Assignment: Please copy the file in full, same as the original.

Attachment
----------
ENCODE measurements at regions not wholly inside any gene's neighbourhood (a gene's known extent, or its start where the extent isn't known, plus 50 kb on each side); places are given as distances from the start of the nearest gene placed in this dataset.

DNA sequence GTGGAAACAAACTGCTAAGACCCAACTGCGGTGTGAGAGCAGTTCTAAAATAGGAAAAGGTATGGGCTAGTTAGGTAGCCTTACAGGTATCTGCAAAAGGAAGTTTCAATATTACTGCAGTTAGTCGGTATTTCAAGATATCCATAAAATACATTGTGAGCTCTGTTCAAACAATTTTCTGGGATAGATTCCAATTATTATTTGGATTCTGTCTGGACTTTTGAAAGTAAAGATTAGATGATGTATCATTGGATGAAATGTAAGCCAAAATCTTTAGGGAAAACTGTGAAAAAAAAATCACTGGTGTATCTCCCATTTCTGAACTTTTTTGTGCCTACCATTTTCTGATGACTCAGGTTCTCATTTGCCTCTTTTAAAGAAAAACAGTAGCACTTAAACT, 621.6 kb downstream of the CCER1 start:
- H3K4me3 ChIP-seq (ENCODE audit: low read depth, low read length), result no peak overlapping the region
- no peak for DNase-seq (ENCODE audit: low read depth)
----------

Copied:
ENCODE measurements at regions not wholly inside any gene's neighbourhood (a gene's known extent, or its start where the extent isn't known, plus 50 kb on each side); places are given as distances from the start of the nearest gene placed in this dataset.

DNA sequence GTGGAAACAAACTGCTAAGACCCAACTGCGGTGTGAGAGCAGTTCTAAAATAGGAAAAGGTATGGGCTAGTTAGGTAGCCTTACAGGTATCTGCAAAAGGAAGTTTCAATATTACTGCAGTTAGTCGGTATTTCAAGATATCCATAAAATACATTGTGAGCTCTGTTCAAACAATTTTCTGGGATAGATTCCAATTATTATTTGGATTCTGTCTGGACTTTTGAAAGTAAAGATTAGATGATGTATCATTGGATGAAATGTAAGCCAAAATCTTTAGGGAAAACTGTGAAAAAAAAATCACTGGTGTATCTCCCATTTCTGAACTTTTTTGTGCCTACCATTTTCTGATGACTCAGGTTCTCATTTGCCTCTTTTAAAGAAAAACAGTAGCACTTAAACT, 621.6 kb downstream of the CCER1 start:
- H3K4me3 ChIP-seq (ENCODE audit: low read depth, low read length), result no peak overlapping the region
- no peak for DNase-seq (ENCODE audit: low read depth)